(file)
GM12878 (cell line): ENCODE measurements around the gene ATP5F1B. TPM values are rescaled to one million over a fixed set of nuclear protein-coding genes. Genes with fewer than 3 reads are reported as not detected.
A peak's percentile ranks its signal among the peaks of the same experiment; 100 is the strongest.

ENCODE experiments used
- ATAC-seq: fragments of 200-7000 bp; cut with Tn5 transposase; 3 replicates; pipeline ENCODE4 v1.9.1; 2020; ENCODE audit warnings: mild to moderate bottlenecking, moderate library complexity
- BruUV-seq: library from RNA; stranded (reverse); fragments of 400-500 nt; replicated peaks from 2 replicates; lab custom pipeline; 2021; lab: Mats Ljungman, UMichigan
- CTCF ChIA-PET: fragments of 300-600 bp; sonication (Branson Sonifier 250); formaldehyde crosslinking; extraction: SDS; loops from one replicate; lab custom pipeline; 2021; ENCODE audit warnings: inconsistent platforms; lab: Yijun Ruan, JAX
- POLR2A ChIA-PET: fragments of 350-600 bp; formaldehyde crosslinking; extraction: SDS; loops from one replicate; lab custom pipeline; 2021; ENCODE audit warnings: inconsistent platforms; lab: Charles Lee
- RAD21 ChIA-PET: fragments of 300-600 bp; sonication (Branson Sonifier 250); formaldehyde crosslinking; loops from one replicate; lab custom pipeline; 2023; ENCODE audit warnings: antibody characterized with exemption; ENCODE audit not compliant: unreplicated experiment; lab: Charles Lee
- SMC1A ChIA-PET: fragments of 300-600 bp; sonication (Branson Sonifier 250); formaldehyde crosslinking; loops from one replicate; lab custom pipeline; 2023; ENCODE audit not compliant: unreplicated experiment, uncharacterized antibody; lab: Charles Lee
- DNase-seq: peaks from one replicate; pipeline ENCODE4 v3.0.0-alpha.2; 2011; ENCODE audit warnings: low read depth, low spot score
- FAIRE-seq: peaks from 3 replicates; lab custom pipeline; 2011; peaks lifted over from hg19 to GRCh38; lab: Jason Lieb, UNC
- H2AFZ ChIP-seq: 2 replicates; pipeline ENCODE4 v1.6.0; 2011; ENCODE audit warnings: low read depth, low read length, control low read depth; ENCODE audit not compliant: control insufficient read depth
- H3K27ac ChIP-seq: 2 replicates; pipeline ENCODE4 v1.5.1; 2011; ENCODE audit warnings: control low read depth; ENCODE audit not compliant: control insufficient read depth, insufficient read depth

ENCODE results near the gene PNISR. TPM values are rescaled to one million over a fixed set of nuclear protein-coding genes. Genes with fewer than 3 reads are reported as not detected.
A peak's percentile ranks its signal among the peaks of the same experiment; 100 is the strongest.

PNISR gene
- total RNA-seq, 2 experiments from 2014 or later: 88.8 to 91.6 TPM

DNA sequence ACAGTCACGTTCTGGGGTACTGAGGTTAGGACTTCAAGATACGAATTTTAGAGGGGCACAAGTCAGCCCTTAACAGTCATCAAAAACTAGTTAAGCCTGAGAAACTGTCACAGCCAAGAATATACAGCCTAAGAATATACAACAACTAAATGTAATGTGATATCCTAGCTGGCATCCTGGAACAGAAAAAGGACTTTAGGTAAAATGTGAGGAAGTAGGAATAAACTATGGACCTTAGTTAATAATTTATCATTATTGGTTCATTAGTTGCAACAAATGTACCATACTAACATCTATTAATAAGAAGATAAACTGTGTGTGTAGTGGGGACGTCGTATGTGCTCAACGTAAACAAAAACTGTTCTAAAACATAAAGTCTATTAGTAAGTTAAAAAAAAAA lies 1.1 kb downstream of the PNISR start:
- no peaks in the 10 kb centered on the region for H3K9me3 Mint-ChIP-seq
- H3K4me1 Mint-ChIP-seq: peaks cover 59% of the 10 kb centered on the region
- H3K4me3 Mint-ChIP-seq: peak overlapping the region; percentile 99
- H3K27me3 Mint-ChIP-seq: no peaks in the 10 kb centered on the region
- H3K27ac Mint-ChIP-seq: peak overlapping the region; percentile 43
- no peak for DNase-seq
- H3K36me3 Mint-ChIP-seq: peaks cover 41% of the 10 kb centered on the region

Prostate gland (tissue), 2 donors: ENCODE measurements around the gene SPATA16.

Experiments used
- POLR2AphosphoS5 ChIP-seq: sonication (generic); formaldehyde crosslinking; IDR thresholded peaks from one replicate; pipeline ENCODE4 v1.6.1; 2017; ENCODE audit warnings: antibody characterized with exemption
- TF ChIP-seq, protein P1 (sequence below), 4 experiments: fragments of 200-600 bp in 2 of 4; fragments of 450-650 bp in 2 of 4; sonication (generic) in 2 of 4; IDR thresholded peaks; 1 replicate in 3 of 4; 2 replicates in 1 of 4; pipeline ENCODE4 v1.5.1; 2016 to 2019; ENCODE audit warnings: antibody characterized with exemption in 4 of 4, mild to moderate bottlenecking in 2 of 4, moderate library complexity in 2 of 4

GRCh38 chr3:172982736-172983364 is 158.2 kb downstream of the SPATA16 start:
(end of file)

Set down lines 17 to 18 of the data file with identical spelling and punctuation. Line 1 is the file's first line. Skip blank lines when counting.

- total RNA-seq, 2 experiments from 2014 or later: 88.8 to 91.6 TPM

DNA sequence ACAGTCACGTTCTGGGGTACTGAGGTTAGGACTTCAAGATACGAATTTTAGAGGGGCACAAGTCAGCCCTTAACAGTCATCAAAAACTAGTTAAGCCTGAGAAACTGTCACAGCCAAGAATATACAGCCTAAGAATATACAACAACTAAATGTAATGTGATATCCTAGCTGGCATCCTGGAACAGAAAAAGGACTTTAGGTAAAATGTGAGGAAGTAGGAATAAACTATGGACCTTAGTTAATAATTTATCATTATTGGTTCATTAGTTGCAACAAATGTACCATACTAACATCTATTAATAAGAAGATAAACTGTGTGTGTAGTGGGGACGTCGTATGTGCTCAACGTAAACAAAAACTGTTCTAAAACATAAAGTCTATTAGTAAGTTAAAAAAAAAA lies 1.1 kb downstream of the PNISR start: